Five Reasons Chaka Khan Should Be in the Rock and Roll Hall of Fame

Chaka Khan in 1980
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Paul Natkin/Getty Images

The Rock and Roll Hall of Fame presents its nominees for the class of 2021 as its most diverse ever. This is inarguably true: for one, it's the first time in the body's history that a class could entirely be made up of female acts. There's also a higher-than-average accounting for artists of color.

Read More: Chaka Khan, Dionne Warwick, Tina Turner Lead Rock and Roll Hall of Fame Inductees for 2021

Diversity aside, however, there's no arguing the real truth of this year's class: Chaka Khan must be inducted. The Queen of Funk deserves your fan vote, and she deserves the recognition of the general voters at large. Don't believe us? We've got five reasons why it's time.

1. It's actually past time. On her own or as a member of Rufus, Khan has been nominated seven times: in 2012 and every year since 2016. Only CHIC's nine nominations with no induction (Nile Rodgers received an Award for Musical Excellence in 2017) surpasses that also-ran status. And she's been eligible long before that - since 2003. The time has been right to recognize her contributions.

2. An incredible body of work. Just look over the track list to Khan's compilation Epiphany: The Best of Chaka Khan Vol. 1 - which happens to have a color vinyl version available this week. Those tracks alone span an incredible array of genres and styles tied together by one expressive voice. The head-bopping funk of Rufus classics like "Tell Me Something Good" and "Ain't Nobody." The unbridled disco of "I'm Every Woman." The fiery jazz of "And the Melody Lingers On (A Night in Tunisia)" - with Dizzy Gillespie on trumpet - or the Ella Fitzgerald-esque "The End of a Love Affair." And who could forget "I Feel for You," perhaps the only Prince cover to truly surpass the original? Chaka Khan could do it all - and frequently did.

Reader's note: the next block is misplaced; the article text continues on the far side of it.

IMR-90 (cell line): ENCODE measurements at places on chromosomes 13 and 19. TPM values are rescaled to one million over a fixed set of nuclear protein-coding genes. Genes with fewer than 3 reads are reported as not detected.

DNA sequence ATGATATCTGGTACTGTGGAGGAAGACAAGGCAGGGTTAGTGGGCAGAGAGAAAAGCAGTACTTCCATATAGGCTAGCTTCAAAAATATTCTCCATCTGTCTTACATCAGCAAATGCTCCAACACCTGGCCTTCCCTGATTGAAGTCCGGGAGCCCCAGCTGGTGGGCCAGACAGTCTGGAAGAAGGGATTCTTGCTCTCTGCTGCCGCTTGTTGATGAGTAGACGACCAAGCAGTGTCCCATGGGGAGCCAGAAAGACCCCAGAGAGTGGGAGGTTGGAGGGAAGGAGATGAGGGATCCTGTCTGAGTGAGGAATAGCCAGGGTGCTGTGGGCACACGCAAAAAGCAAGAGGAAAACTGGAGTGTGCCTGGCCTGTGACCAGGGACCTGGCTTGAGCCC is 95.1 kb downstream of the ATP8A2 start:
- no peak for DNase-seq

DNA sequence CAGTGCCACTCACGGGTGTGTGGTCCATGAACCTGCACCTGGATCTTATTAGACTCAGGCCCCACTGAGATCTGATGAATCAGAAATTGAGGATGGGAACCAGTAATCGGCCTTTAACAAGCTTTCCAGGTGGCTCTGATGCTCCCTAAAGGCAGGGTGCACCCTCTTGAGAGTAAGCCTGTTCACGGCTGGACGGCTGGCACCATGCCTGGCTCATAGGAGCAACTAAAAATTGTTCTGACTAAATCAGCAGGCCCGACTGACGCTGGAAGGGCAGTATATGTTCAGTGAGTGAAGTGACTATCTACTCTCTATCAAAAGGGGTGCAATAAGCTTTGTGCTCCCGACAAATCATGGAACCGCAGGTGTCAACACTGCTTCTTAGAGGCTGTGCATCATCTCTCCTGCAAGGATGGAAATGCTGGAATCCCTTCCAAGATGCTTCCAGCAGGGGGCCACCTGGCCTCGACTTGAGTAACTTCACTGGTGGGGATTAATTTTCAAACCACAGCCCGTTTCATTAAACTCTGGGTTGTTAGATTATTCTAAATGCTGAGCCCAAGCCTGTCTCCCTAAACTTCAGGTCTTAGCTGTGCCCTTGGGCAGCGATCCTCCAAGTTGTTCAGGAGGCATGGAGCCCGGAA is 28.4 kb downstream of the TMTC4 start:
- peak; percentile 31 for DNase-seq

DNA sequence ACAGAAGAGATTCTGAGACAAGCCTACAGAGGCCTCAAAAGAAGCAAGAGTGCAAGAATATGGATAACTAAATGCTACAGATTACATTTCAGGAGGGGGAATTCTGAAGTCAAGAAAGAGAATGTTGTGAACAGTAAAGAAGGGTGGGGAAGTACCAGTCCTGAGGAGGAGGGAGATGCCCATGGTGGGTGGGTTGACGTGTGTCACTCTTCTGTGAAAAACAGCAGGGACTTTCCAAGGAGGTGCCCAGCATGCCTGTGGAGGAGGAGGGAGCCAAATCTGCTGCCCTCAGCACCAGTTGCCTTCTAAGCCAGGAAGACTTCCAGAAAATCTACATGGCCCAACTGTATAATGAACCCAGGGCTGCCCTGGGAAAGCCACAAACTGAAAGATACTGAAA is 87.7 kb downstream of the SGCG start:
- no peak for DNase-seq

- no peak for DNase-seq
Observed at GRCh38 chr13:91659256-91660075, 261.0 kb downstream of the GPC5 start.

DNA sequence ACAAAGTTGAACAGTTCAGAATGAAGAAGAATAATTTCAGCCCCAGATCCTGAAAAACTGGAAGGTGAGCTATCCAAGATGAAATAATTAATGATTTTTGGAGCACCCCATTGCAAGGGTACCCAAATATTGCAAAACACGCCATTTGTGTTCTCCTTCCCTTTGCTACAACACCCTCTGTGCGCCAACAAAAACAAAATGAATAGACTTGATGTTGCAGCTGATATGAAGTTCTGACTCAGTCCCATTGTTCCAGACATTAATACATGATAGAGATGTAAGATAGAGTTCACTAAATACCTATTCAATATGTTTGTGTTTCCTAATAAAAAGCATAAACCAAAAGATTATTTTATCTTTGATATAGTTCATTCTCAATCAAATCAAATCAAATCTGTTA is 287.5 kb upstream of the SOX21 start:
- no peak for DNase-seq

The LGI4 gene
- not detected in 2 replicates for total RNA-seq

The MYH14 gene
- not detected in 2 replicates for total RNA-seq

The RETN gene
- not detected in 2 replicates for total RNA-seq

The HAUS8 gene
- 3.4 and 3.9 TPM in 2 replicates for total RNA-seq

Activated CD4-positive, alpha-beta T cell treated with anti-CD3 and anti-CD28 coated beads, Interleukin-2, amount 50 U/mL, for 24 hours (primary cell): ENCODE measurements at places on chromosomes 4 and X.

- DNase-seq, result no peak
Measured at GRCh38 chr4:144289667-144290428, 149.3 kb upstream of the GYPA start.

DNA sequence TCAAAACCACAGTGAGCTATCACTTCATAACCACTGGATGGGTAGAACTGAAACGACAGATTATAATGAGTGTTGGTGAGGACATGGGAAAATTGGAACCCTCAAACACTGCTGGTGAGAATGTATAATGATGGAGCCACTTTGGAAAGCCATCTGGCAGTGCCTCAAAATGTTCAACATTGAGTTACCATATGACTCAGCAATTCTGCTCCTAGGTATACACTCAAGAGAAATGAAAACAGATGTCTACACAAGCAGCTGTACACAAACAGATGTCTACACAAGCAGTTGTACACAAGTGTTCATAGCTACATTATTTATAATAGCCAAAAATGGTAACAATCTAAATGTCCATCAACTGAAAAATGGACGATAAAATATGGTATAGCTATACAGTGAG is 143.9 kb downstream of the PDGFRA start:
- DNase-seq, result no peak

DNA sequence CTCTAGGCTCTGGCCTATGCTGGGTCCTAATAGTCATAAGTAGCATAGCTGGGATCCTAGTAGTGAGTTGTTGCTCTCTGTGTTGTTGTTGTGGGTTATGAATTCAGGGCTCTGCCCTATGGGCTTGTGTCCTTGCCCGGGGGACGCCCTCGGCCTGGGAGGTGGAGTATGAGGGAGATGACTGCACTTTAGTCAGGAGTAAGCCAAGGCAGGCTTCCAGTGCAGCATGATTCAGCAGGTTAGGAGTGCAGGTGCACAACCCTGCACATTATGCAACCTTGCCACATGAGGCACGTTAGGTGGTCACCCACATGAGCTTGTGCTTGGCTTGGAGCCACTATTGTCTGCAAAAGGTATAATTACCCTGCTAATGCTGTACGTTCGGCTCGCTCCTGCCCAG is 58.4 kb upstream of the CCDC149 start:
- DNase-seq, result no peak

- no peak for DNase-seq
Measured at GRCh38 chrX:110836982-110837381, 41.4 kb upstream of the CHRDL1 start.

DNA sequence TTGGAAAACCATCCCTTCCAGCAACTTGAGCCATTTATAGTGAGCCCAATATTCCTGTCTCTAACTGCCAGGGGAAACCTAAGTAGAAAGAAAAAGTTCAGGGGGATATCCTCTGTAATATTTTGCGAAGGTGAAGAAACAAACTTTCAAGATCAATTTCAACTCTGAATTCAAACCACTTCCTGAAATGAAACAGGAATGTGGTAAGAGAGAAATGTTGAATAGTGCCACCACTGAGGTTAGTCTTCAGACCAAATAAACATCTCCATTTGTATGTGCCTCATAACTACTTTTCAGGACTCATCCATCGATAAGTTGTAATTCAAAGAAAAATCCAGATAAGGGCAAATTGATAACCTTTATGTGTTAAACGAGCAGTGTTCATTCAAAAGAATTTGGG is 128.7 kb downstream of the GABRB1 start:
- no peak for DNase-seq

Read More: November 1984: Chaka Khan Hits Big with "I Feel for You"

3. A victory for Black women everywhere. Less than 30 of the Hall's inductees since 1986 have been women of color. While that tide is starting to turn, Khan deserves the credit afforded to contemporaries like Aretha Franklin and Donna Summer or forebears like R&B songstress LaVern Baker - whom Khan inducted back in 1991.

Read More: October 1978: Chaka Khan Steps Into the Solo Spotlight

4. A modern influence. It's not just her peers: recent inductees like Janet Jackson and Whitney Houston owe parts of their style from Chaka's powerhouse, pop-friendly delivery. Even the spate of hip-hop artists who've been welcomed into the Hall's ranks can in part thank Khan, who helped the genre find mainstream attention by putting Melle Mel's guest verse on "I Feel for You."

Read More: Summer of '83: Rufus & Chaka Khan Release "Stompin' at the Savoy"

5. The performance would be incredible. The Hall is hoping to offer a genuine induction ceremony for the Class of 2021 this fall, with COVID-19 vaccines hopefully more widespread and administered to performers and fans. It's hard to imagine a more rewarding experience after staying indoors without concerts for well over a year than watching a living legend shake the rafters with "Tell Me Something Good," "Sweet Thing," "I Feel for You," "Through the Fire," "I'm Every Woman" or any of the wonderful hits she's blessed us with over the past few decades.

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